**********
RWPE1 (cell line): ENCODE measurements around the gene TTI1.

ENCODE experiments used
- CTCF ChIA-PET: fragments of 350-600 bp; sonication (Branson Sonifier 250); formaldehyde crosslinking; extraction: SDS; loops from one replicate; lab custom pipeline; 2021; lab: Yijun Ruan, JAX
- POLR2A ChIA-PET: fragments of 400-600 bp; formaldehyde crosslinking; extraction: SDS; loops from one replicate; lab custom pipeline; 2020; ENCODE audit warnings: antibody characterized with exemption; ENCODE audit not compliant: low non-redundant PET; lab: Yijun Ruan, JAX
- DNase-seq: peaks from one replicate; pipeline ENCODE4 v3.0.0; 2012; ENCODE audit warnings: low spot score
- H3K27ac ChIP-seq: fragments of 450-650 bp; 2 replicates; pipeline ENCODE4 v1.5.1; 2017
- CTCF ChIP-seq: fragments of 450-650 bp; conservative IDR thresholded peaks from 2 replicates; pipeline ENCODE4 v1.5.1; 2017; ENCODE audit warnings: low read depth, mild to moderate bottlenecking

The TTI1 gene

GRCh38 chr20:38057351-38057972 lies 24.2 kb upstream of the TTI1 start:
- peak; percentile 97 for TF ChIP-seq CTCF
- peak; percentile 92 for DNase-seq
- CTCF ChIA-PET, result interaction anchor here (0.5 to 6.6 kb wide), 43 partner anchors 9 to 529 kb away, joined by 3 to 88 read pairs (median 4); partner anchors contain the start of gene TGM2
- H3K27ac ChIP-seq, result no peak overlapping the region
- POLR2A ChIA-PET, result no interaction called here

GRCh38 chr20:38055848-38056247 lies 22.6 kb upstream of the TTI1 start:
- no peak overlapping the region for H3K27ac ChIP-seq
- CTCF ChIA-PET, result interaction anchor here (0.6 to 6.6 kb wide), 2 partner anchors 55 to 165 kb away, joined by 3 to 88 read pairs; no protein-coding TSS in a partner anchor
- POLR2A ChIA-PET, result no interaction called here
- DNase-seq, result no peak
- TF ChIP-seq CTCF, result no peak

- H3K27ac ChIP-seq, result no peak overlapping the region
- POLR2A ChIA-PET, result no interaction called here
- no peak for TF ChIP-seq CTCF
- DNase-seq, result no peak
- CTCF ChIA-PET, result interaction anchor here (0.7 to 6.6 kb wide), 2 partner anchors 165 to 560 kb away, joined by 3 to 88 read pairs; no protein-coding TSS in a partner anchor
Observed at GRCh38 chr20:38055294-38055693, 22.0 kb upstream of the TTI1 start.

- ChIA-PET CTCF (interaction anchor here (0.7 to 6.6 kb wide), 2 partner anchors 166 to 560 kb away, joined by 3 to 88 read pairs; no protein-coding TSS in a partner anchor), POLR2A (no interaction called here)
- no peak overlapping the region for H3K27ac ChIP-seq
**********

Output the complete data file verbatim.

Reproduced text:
RWPE1 (cell line): ENCODE measurements around the gene TTI1.

ENCODE experiments used
- CTCF ChIA-PET: fragments of 350-600 bp; sonication (Branson Sonifier 250); formaldehyde crosslinking; extraction: SDS; loops from one replicate; lab custom pipeline; 2021; lab: Yijun Ruan, JAX
- POLR2A ChIA-PET: fragments of 400-600 bp; formaldehyde crosslinking; extraction: SDS; loops from one replicate; lab custom pipeline; 2020; ENCODE audit warnings: antibody characterized with exemption; ENCODE audit not compliant: low non-redundant PET; lab: Yijun Ruan, JAX
- DNase-seq: peaks from one replicate; pipeline ENCODE4 v3.0.0; 2012; ENCODE audit warnings: low spot score
- H3K27ac ChIP-seq: fragments of 450-650 bp; 2 replicates; pipeline ENCODE4 v1.5.1; 2017
- CTCF ChIP-seq: fragments of 450-650 bp; conservative IDR thresholded peaks from 2 replicates; pipeline ENCODE4 v1.5.1; 2017; ENCODE audit warnings: low read depth, mild to moderate bottlenecking

The TTI1 gene

GRCh38 chr20:38057351-38057972 lies 24.2 kb upstream of the TTI1 start:
- peak; percentile 97 for TF ChIP-seq CTCF
- peak; percentile 92 for DNase-seq
- CTCF ChIA-PET, result interaction anchor here (0.5 to 6.6 kb wide), 43 partner anchors 9 to 529 kb away, joined by 3 to 88 read pairs (median 4); partner anchors contain the start of gene TGM2
- H3K27ac ChIP-seq, result no peak overlapping the region
- POLR2A ChIA-PET, result no interaction called here

GRCh38 chr20:38055848-38056247 lies 22.6 kb upstream of the TTI1 start:
- no peak overlapping the region for H3K27ac ChIP-seq
- CTCF ChIA-PET, result interaction anchor here (0.6 to 6.6 kb wide), 2 partner anchors 55 to 165 kb away, joined by 3 to 88 read pairs; no protein-coding TSS in a partner anchor
- POLR2A ChIA-PET, result no interaction called here
- DNase-seq, result no peak
- TF ChIP-seq CTCF, result no peak

- H3K27ac ChIP-seq, result no peak overlapping the region
- POLR2A ChIA-PET, result no interaction called here
- no peak for TF ChIP-seq CTCF
- DNase-seq, result no peak
- CTCF ChIA-PET, result interaction anchor here (0.7 to 6.6 kb wide), 2 partner anchors 165 to 560 kb away, joined by 3 to 88 read pairs; no protein-coding TSS in a partner anchor
Observed at GRCh38 chr20:38055294-38055693, 22.0 kb upstream of the TTI1 start.

- ChIA-PET CTCF (interaction anchor here (0.7 to 6.6 kb wide), 2 partner anchors 166 to 560 kb away, joined by 3 to 88 read pairs; no protein-coding TSS in a partner anchor), POLR2A (no interaction called here)
- no peak overlapping the region for H3K27ac ChIP-seq